Objectives/Hypothesis: Vocal fold polyps and nodules are common benign laryngeal lesions. Currently, the Japanese health insurance system covers surgical interventions. However, the establishment of more cost-effective conservative methods is required, because healthcare costs are viewed as a major concern, and the government and taxpayers are demanding more economical, effective treatments. In this situation, more suitable vocal hygiene education may be important for the success of cost-effective conservative treatment. In this study, we developed a novel reinforced vocal hygiene education program and compared the results of this program with those of previous methods of teaching vocal hygiene. Study Design: Multicenter randomized controlled trial. Methods: Patients who visited a National Hospital Organization (NHO) hospital for the surgical indication of hoarseness were included in the study. Before undergoing surgery, 200 patients with benign vocal fold lesions (vocal fold polyps/nodules) were enrolled and randomly allocated to the NHO-style vocal hygiene educational program (intervention group) or control education program (control group). Two months after enrollment, the patients in both groups underwent laryngeal fiberscopic examinations to determine whether the benign lesions had resolved or whether surgery was indicated for the vocal fold polyps/nodules. Results: After 2 months, in the intervention group, the proportion of lesion resolution (61.3%) was significantly greater than that in the control group (26.3%) (P <.001, Fisher exact test). Conclusions: Our results clearly indicate that the quality and features of the education program could affect the outcome of the intervention. We found that a reinforced vocal hygiene education program increased the rate of the resolution of benign vocal fold polyps and nodules in a multicenter randomized clinical trial. Level of Evidence: 1b Laryngoscope, 2593–2599, 2018.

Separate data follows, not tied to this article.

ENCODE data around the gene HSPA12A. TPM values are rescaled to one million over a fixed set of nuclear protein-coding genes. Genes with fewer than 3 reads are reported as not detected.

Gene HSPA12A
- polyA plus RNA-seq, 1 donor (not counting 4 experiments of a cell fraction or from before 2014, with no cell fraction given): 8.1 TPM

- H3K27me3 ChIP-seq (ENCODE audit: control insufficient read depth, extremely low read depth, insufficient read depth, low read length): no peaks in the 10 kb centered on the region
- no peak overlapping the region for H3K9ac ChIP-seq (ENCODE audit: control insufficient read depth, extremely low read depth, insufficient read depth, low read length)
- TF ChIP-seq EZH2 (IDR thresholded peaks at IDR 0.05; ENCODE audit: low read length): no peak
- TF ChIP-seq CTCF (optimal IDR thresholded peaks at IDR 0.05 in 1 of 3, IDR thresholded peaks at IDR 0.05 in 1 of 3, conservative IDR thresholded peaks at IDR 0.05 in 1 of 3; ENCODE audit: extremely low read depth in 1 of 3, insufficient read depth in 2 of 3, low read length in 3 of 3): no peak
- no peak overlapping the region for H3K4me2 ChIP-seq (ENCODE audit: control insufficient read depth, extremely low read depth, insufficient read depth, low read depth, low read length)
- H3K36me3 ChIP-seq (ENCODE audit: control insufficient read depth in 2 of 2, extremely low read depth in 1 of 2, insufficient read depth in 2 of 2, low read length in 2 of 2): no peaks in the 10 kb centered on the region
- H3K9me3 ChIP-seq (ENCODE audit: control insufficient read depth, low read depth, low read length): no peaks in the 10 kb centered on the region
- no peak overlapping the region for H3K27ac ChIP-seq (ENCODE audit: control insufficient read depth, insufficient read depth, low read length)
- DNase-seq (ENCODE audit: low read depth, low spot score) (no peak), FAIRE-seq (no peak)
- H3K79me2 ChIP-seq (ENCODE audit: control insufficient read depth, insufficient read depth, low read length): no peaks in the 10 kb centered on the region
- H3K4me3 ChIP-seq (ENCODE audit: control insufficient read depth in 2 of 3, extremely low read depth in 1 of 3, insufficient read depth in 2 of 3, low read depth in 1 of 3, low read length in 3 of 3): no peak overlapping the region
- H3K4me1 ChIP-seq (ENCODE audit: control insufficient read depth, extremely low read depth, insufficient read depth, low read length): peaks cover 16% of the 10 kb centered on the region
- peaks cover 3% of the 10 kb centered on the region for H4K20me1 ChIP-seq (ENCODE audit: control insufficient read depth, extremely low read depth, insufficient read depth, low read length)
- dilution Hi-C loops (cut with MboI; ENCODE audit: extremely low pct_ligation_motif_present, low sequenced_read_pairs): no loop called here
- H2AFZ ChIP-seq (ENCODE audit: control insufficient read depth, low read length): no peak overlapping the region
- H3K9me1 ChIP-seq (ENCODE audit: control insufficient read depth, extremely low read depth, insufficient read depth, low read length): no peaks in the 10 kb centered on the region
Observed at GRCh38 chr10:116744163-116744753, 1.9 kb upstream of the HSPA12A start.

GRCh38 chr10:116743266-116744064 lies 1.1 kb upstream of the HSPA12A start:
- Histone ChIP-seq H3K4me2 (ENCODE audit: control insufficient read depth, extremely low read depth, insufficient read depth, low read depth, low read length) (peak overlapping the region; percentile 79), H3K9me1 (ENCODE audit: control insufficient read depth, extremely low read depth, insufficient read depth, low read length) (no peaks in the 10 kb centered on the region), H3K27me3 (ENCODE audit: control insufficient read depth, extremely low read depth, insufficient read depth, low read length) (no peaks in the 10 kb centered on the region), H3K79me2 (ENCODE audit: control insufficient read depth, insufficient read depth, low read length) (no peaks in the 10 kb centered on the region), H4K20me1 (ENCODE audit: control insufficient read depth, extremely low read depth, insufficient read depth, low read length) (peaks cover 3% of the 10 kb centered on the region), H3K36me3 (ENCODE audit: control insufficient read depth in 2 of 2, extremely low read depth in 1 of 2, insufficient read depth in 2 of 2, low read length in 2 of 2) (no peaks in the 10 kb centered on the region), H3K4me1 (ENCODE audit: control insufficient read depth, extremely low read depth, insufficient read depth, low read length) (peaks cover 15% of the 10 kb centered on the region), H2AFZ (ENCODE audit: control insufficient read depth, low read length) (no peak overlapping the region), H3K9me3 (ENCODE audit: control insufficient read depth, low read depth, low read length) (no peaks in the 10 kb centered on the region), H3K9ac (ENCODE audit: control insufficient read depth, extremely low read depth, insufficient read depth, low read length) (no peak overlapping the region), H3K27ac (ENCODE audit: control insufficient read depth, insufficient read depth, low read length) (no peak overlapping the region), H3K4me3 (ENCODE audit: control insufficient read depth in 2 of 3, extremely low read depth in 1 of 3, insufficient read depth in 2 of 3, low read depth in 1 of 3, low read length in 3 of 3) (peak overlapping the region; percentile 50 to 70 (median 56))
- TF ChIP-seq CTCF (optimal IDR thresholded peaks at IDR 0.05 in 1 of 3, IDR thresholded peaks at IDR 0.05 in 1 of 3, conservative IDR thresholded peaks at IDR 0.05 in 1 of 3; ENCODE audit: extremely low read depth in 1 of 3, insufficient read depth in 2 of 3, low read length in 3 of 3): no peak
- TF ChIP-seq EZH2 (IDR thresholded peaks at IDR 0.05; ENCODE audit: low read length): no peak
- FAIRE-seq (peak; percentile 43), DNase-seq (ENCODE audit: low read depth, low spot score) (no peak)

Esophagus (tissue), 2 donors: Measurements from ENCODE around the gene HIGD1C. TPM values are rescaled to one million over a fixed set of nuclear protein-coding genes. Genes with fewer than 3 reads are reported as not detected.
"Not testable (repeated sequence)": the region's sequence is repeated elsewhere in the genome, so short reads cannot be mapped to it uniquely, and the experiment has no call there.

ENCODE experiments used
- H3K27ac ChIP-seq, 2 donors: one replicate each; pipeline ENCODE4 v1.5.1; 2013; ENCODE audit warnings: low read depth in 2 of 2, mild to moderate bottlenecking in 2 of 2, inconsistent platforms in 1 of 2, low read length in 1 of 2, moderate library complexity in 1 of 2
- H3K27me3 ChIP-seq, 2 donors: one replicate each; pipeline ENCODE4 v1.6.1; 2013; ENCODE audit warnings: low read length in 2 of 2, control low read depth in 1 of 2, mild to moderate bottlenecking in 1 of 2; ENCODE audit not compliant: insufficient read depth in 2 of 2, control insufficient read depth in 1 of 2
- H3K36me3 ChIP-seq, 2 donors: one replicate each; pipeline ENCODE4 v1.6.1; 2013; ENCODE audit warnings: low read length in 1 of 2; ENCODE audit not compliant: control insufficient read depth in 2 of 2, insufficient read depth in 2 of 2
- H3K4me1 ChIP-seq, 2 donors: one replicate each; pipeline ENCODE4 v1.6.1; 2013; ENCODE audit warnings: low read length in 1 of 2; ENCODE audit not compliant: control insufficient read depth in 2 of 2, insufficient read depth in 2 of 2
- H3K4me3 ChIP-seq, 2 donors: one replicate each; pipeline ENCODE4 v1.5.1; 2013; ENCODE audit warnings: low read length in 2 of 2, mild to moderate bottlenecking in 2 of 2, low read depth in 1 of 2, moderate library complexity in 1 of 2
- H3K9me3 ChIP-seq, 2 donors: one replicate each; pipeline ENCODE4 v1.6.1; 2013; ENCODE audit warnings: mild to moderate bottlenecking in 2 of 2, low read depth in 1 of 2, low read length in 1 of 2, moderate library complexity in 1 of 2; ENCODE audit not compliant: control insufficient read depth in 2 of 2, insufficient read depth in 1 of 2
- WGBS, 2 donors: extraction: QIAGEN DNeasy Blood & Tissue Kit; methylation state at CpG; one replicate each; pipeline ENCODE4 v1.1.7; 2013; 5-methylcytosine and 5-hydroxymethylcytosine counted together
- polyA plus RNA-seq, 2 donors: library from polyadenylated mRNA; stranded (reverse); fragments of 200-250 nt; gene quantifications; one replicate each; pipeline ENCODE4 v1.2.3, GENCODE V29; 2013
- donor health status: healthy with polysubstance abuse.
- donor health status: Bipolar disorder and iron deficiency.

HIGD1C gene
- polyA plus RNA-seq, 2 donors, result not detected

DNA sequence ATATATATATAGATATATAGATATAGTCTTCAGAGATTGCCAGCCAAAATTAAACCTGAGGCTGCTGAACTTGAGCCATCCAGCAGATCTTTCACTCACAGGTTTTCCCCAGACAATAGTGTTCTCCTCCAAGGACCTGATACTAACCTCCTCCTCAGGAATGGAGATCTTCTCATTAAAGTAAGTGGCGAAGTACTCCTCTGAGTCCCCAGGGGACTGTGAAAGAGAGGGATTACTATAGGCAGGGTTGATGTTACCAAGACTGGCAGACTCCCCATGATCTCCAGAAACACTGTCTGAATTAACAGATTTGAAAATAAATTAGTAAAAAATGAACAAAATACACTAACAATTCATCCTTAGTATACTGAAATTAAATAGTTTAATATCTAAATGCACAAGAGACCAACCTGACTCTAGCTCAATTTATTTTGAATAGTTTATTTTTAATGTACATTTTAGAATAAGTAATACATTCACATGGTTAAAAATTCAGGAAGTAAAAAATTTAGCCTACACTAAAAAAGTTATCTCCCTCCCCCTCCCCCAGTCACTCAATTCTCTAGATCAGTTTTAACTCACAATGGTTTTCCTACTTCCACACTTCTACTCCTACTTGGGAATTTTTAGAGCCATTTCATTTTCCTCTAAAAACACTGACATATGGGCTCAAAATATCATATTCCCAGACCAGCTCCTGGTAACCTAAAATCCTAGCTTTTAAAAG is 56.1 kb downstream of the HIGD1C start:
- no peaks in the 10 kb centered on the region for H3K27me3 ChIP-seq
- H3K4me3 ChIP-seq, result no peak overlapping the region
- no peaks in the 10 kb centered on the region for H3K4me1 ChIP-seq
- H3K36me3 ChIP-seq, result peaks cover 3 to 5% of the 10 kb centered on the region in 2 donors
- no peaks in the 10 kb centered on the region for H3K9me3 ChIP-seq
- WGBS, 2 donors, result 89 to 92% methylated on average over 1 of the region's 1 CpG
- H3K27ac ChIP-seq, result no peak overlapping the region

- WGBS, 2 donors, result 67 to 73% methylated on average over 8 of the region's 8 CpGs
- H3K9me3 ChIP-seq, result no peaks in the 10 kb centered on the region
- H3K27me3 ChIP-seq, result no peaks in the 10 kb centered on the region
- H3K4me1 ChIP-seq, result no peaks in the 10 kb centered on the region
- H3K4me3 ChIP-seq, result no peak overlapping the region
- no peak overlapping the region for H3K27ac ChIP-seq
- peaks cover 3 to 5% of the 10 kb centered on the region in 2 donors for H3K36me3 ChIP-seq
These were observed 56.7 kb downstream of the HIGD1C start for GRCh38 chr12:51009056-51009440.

- National Hospital Organization–style vocal hygiene education program
- Vocal hygiene
- cost-effective conservative methods
- multicenter randomized clinical trial
- vocal fold nodules
- vocal fold polyps
ASJC Scopus subject areas